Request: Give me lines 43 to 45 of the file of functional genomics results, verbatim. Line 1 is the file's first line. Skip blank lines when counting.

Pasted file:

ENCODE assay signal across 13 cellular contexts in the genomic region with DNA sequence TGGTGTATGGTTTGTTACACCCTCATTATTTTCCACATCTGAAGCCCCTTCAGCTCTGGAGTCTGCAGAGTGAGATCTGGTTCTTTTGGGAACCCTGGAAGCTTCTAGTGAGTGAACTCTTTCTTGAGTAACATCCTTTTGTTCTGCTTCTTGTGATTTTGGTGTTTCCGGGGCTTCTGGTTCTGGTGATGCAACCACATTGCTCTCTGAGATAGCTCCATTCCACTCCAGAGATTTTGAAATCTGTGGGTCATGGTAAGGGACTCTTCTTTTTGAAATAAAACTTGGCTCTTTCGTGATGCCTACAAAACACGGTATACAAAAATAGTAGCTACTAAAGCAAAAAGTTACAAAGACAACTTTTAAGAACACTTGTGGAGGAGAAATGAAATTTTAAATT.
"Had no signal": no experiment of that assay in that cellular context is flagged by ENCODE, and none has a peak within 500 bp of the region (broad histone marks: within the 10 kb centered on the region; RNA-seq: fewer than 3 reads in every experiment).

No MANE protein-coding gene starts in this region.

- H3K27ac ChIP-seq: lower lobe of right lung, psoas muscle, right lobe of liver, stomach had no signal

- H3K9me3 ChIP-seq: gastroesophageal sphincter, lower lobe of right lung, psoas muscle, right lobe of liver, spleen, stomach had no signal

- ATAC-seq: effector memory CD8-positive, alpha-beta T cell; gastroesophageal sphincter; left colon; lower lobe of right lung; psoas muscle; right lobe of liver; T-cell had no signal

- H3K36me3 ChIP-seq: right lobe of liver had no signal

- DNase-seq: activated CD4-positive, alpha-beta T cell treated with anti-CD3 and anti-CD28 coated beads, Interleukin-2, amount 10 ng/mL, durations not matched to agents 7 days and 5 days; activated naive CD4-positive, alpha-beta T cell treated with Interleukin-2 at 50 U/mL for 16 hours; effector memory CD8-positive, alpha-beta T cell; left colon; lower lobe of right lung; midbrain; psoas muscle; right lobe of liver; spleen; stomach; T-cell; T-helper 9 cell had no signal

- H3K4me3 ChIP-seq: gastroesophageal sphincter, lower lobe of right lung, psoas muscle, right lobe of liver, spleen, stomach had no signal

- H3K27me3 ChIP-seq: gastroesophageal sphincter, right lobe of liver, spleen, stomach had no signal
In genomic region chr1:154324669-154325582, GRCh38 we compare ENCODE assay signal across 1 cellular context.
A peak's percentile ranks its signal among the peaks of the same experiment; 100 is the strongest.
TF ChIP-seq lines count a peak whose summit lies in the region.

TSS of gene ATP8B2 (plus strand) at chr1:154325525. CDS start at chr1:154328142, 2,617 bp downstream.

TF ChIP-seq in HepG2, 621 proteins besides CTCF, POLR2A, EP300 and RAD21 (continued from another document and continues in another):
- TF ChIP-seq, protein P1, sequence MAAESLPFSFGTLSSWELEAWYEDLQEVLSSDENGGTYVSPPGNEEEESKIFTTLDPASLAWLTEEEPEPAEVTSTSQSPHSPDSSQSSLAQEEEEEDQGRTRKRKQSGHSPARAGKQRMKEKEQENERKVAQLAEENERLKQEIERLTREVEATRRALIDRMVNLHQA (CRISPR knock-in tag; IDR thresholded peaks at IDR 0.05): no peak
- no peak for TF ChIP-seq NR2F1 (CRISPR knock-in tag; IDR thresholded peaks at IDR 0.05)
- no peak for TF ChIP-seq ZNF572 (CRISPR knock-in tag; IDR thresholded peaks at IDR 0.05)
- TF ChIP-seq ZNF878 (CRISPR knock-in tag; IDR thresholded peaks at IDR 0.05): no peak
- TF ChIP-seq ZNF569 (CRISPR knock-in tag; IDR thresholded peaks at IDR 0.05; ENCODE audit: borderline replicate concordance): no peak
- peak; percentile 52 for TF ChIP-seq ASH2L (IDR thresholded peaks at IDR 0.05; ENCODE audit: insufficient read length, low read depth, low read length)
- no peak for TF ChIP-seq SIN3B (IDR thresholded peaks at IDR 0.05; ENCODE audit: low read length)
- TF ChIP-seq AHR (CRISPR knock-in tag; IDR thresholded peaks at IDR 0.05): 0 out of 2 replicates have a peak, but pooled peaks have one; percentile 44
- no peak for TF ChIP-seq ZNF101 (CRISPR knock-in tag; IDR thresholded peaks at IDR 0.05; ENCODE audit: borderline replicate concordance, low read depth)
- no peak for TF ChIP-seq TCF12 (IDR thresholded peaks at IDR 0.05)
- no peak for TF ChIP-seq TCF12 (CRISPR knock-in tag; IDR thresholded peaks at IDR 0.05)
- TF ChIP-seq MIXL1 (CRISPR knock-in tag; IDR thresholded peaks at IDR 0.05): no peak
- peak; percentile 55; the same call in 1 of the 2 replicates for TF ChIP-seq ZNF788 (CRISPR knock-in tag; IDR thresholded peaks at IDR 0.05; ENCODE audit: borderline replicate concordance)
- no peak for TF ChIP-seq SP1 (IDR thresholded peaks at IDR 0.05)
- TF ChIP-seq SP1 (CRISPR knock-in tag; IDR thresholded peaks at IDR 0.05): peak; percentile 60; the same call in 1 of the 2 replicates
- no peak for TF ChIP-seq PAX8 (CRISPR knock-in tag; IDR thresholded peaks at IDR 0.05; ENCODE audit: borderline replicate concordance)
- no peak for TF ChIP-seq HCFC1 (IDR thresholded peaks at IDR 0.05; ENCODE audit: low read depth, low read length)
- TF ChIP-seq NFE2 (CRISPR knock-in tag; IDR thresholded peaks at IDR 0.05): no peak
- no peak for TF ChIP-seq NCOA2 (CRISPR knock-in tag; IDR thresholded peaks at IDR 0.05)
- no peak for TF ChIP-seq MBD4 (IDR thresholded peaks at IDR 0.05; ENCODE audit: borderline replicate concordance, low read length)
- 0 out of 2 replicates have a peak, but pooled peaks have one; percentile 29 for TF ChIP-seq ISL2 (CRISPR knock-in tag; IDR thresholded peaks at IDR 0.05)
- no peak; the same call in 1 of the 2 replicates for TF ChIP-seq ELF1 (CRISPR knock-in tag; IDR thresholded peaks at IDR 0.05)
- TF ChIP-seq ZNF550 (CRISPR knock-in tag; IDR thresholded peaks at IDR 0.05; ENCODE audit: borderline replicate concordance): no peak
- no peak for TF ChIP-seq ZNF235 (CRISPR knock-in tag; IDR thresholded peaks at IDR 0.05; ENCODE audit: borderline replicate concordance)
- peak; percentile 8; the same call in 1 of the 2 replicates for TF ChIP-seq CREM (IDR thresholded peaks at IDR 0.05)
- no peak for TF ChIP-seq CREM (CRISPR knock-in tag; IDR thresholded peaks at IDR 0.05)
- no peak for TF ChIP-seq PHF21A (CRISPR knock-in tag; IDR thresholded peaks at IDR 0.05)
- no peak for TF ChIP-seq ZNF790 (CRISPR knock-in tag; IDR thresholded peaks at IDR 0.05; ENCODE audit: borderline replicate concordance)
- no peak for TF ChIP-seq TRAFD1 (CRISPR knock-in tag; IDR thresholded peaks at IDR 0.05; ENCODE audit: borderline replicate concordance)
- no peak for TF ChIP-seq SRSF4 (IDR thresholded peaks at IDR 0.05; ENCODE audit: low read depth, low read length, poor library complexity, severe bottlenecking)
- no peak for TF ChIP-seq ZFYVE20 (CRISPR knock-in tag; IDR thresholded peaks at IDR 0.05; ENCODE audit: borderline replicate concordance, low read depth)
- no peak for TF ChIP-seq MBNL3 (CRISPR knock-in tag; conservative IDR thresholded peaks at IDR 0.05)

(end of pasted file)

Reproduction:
- no peak for TF ChIP-seq ZNF790 (CRISPR knock-in tag; IDR thresholded peaks at IDR 0.05; ENCODE audit: borderline replicate concordance)
- no peak for TF ChIP-seq TRAFD1 (CRISPR knock-in tag; IDR thresholded peaks at IDR 0.05; ENCODE audit: borderline replicate concordance)
- no peak for TF ChIP-seq SRSF4 (IDR thresholded peaks at IDR 0.05; ENCODE audit: low read depth, low read length, poor library complexity, severe bottlenecking)